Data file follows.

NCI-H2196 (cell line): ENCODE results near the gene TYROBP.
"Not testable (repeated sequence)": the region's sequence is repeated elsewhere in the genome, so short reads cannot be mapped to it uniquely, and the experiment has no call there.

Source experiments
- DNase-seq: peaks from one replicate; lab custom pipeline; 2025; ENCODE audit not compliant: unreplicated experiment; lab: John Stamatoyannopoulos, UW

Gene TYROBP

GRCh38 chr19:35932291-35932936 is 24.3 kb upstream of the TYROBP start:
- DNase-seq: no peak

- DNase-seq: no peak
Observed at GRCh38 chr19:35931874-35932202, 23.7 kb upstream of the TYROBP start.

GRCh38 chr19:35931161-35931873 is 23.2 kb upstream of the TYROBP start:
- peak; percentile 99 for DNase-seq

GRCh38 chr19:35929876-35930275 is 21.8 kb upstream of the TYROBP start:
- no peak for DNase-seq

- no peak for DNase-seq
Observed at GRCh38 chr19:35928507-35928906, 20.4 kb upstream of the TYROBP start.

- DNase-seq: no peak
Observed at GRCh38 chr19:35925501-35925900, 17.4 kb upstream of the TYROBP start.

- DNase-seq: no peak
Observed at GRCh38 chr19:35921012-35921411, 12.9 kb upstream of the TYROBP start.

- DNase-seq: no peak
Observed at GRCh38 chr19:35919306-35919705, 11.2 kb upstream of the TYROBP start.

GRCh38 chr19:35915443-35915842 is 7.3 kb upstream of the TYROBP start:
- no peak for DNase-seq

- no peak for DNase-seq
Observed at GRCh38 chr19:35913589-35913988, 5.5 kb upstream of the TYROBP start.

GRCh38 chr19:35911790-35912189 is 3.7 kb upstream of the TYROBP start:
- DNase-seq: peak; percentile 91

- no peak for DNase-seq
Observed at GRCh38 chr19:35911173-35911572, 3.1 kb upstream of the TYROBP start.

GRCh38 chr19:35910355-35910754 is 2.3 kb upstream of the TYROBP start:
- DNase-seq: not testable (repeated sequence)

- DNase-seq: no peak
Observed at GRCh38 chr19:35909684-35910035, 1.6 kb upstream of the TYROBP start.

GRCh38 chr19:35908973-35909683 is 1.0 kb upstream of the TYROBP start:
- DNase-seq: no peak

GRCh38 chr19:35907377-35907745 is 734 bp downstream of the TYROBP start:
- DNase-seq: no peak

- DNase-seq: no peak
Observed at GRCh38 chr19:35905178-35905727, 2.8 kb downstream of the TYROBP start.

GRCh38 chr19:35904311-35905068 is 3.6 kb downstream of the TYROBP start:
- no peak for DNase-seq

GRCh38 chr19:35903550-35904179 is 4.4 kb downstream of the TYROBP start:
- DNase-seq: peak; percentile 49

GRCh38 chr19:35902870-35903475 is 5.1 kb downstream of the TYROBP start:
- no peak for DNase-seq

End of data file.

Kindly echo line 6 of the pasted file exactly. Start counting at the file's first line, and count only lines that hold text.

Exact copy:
GRCh38 chr19:35932291-35932936 is 24.3 kb upstream of the TYROBP start: